VIII. Not suitable Al. Loxahatchee Useful for wildlife. Some areas
for cultiva- peat, tidal of Loxahatchee peat are use-
tion, grazing, marsh, and ful for water storage.
or forestry mangrove
swamp.
A2. Salty marl. Affected by sea water. Not
suitable for cultivation or
grazing.
D1. Wet rockland, Suitable for wildlife and recre-
tidal marsh, ational areas.
mangrove
swamp, beach,
and miscel-
laneous land.

only 57,208 acres, but it is good muck or peaty muck and it is
utilized intensively.

Class II Muck Land.-The organic soils in class II are Okeecho-
bee muck, called custard-apple land because of the original vege-
tation, and Okeelanta peaty muck, which is called willow-and-
elder land. If there is less than a 5-foot layer of muck over
limestone, however, these soils are class IV rather than class II.

Soils, Geology, and Water Control in the Everglades 33

fresh-water beds record times when sea-level was below the
present level and fresh-water lakes and marshes occupied the
area; and the brackish-water beds may represent either times
of rising or falling sea levels when the water in the area was
neither salt nor fresh but was a mixture of the two.
The Fort Thompson formation has been described and tenta-
tively correlated by Parker and Cooke (29, p. 40) with other
formations, and with the glacial and interglacial stages of the
Pleistocene.
The limestone beds of the Fort Thompson are usually extreme-
ly dense and hard with comparatively few solution holes pierc-
ing them. Intercalated gray calcareous mud or marl layers, in
addition to the dense hard limestone layers, help to make the
Fort Thompson formation generally relatively impermeable so
that water does not pass through it easily. Some portions of
the formation contain greater amounts of shell or coarser sand
than others, and where this occurs local zones of fair to even
high permeability occur.
Pamlico Formation.-The Pamlico formation (see Fig. 11) is
chiefly composed of gray-white to carbonaceous quartz sand
locally consolidated to sandstone. It mantles the underlyinz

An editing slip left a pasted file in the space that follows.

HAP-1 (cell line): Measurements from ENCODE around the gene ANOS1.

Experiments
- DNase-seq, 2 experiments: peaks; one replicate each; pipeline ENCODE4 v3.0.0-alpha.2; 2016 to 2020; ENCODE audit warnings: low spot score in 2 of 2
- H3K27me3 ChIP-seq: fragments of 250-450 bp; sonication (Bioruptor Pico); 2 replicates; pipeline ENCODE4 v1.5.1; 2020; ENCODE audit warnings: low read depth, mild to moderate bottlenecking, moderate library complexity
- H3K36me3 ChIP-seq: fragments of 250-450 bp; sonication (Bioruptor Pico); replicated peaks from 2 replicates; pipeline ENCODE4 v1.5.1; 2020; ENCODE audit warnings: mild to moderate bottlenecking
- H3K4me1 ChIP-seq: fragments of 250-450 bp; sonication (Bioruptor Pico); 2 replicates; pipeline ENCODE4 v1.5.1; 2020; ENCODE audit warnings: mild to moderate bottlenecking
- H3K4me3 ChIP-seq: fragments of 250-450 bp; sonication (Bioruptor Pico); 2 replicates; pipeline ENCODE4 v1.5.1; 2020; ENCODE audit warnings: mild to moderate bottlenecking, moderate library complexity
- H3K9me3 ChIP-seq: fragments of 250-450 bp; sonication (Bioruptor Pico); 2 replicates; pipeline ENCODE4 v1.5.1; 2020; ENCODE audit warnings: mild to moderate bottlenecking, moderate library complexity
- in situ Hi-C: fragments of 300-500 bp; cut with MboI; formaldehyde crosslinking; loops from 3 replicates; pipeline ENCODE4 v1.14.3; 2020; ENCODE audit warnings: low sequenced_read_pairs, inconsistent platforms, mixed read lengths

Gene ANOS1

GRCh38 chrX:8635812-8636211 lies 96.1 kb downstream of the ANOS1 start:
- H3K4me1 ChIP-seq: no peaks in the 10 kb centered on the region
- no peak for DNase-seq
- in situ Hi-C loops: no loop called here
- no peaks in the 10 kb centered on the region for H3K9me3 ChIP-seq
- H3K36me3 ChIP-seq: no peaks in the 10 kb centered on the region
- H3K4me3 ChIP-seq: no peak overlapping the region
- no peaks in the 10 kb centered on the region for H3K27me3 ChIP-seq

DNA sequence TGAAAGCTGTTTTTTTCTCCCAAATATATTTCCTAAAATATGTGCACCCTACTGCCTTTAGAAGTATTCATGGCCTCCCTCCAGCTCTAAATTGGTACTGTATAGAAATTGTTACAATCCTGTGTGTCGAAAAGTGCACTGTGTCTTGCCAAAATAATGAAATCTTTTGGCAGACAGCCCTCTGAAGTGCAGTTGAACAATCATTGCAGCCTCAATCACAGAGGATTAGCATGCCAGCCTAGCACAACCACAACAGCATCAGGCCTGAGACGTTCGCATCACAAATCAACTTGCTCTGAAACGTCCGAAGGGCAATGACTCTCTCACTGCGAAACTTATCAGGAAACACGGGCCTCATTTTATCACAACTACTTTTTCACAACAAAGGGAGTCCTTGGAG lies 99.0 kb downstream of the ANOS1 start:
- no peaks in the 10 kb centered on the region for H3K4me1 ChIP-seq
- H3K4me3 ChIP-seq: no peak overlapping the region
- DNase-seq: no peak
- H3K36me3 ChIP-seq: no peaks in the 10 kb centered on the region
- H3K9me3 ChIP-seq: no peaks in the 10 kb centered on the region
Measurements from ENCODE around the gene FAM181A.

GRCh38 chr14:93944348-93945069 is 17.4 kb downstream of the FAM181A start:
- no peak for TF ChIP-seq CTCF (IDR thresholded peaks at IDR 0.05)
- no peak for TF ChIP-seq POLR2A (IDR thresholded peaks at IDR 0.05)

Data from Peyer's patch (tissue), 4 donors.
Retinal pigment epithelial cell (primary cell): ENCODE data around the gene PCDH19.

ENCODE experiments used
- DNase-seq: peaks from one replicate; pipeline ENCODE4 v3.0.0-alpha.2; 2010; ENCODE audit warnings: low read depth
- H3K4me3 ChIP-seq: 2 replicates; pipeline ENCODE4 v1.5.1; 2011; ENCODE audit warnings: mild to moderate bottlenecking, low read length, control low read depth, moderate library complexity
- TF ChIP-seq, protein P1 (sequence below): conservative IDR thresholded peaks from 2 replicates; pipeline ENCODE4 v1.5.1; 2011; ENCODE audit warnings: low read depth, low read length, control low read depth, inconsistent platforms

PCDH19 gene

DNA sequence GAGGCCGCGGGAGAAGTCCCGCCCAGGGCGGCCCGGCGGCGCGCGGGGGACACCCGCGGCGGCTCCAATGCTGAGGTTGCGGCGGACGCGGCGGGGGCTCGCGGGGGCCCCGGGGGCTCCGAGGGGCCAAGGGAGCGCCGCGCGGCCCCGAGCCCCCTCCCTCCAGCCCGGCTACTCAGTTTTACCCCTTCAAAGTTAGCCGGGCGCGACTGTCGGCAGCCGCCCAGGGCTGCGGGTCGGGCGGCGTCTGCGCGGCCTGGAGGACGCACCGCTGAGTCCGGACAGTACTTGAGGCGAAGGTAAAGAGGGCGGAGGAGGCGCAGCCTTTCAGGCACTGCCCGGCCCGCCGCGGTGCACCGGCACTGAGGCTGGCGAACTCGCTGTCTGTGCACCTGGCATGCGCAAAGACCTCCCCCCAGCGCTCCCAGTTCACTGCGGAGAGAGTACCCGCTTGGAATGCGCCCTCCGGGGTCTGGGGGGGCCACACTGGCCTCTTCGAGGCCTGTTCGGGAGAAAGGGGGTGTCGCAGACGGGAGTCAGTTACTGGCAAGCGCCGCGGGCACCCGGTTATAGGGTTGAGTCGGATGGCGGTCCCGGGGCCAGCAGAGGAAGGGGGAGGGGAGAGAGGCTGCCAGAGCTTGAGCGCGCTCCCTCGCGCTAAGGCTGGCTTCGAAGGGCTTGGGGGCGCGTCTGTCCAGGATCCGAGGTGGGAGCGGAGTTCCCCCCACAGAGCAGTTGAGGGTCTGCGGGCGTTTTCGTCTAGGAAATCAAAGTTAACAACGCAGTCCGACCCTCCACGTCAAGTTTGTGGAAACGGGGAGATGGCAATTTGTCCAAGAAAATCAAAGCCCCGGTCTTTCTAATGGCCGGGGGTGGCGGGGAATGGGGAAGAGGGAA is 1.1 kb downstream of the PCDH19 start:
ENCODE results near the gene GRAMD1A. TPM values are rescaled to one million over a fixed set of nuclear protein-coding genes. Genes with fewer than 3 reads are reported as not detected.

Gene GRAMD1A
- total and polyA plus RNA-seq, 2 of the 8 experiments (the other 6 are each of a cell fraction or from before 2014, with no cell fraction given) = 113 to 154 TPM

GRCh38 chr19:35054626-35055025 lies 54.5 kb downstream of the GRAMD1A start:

rocks of southern Florida along the Atlantic and Gulf coasts
about to the latitude of Miami but does not generally extend far
out into the Lake Okeechobee-Everglades depression; inland it
extends up to about 25 feet above mean sea level, the altitude
of the Pamlico seashore. Locally the sand of the Pamlico forma-
tion is heaped up into beach ridges and dunes at altitudes higher
than 25 feet.
The Pamlico formation is usually of low to medium permeabil-,
ity. Where clean and well sorted, the permeability is high, but
ordinarily the sorting is poor and the interstices between larger
sand grains are filled with smaller ones, or silt and/or organic
materials are intermixed with the sand in some places, so as to
reduce greatly the permeability.
Talbot and Penholoway Formations.-The Talbot and Penholo-
way formations are conformable marine terrace deposits whose
differentiation is based mainly on the location of their respective
shore lines, namely, 42 and 70 feet above present sea level. These
formations unconformably overlie the Caloosahatchee marl and
are likewise separated by a stratigraphic break from the Pam-
lico formation, which fringes around the Talbot.

TABLE 3.-AVERAGE AND EXTREME MONTHLY AND ANNUAL PRECIPITATIONS.-(Continued.)
(Compiled from U. S. Weather Bureau Data, Except for Canal Point and Shawano.)

Canal Point (1923-1946) Hypoluxo (1918-1946)
Greatest Least Greatest Least
Average on on Average on on
SRecord Record __ Record Record
Inches Inches Inches Inches Inches Inches
January ............................. 1.82 6.21 0.12 2.71 9.47 0.43
February ..................... 1.96 5.69 0.04 2.46 6.01 0.27
March ........... .......... 2.82. 6.36 0.03 3.60 7.07 0.00
April ............. ............... 3.14 9.25 0.00 4.32 17.87 0.10
May ...... ......- ......... 4.20 10.60 0.76 4.60 12.70 0.67
June ........... .............. 8.29 16.96 0.49 6.78 14.52 0.52
July -.............................. 8.41 14.62 3.33 5.54 16.40 0.14
August ........... .......... 7.28 14.13 1.85 5.68 13.42 0.74
September ................. 8.18 16.45 3.40 7.92 16.68 1.93
October ............... ........... 4.29 18.14 0.77 7.66 22.31 2.11
November ....................... 2.40 25.09 0.30 3.35 8.13 0.25
December .......................... 1.27 4.62 0.09 2.27 8.59 0.57
Annual .............................. ] 54.06 70.23 36.44 56.89 71.64 34.90
June- Oct. ........ .............. 36.45 48.88 18.56 33.58 48.12 18.73
Moore Haven (1918-1946) Okeechobee (1918-1946)
January ..............-..- 1.58 5.73 0.11 1.69 5.72 0.00
February .................... ..... 1.76 4.97 0.12 1.96 6.58 0.07
March ............... .......... 2.40 5.90 0.03 2.44 6.49 0.30 c
April ............................... 3.09 6.92 0.21 3.51 11.63 0.00
May ............................ 4.44 11.70 0.35 3.88 8.48 0.90
June ............................ 7.44 17.85 1.20 7.22 13.35 1.28